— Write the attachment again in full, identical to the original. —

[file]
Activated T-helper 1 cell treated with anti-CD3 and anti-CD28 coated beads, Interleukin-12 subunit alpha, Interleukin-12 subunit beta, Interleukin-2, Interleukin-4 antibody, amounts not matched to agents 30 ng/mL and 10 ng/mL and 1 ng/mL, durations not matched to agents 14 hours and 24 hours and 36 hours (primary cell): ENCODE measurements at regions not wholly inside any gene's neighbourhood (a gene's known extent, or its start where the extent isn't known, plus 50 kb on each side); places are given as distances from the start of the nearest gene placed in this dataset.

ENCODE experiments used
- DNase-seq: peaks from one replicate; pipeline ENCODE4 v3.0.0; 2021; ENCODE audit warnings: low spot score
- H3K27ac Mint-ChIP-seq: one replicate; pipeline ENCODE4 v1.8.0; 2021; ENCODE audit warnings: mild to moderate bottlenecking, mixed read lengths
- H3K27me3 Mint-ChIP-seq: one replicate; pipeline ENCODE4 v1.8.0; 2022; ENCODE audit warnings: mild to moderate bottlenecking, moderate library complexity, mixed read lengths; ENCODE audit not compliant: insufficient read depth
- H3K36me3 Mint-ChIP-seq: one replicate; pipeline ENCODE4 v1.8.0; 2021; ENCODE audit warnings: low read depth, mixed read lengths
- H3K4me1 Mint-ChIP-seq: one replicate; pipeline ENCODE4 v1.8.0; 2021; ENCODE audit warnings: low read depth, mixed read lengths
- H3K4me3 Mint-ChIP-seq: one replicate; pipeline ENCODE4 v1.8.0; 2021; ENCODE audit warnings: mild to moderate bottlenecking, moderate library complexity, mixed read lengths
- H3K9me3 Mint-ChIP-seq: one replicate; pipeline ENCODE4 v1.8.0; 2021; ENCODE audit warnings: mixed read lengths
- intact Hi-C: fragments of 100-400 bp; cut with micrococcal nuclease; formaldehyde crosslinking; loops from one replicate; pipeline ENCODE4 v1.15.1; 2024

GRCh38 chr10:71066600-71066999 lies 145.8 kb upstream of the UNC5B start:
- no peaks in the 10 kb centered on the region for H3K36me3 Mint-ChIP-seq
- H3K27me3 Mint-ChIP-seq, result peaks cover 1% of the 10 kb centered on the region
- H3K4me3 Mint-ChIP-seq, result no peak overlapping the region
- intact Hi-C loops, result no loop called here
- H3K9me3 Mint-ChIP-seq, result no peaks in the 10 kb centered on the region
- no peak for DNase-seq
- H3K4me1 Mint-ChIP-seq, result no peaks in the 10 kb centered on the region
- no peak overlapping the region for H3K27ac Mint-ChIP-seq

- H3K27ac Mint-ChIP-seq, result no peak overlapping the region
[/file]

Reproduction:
Activated T-helper 1 cell treated with anti-CD3 and anti-CD28 coated beads, Interleukin-12 subunit alpha, Interleukin-12 subunit beta, Interleukin-2, Interleukin-4 antibody, amounts not matched to agents 30 ng/mL and 10 ng/mL and 1 ng/mL, durations not matched to agents 14 hours and 24 hours and 36 hours (primary cell): ENCODE measurements at regions not wholly inside any gene's neighbourhood (a gene's known extent, or its start where the extent isn't known, plus 50 kb on each side); places are given as distances from the start of the nearest gene placed in this dataset.

ENCODE experiments used
- DNase-seq: peaks from one replicate; pipeline ENCODE4 v3.0.0; 2021; ENCODE audit warnings: low spot score
- H3K27ac Mint-ChIP-seq: one replicate; pipeline ENCODE4 v1.8.0; 2021; ENCODE audit warnings: mild to moderate bottlenecking, mixed read lengths
- H3K27me3 Mint-ChIP-seq: one replicate; pipeline ENCODE4 v1.8.0; 2022; ENCODE audit warnings: mild to moderate bottlenecking, moderate library complexity, mixed read lengths; ENCODE audit not compliant: insufficient read depth
- H3K36me3 Mint-ChIP-seq: one replicate; pipeline ENCODE4 v1.8.0; 2021; ENCODE audit warnings: low read depth, mixed read lengths
- H3K4me1 Mint-ChIP-seq: one replicate; pipeline ENCODE4 v1.8.0; 2021; ENCODE audit warnings: low read depth, mixed read lengths
- H3K4me3 Mint-ChIP-seq: one replicate; pipeline ENCODE4 v1.8.0; 2021; ENCODE audit warnings: mild to moderate bottlenecking, moderate library complexity, mixed read lengths
- H3K9me3 Mint-ChIP-seq: one replicate; pipeline ENCODE4 v1.8.0; 2021; ENCODE audit warnings: mixed read lengths
- intact Hi-C: fragments of 100-400 bp; cut with micrococcal nuclease; formaldehyde crosslinking; loops from one replicate; pipeline ENCODE4 v1.15.1; 2024

GRCh38 chr10:71066600-71066999 lies 145.8 kb upstream of the UNC5B start:
- no peaks in the 10 kb centered on the region for H3K36me3 Mint-ChIP-seq
- H3K27me3 Mint-ChIP-seq, result peaks cover 1% of the 10 kb centered on the region
- H3K4me3 Mint-ChIP-seq, result no peak overlapping the region
- intact Hi-C loops, result no loop called here
- H3K9me3 Mint-ChIP-seq, result no peaks in the 10 kb centered on the region
- no peak for DNase-seq
- H3K4me1 Mint-ChIP-seq, result no peaks in the 10 kb centered on the region
- no peak overlapping the region for H3K27ac Mint-ChIP-seq

- H3K27ac Mint-ChIP-seq, result no peak overlapping the region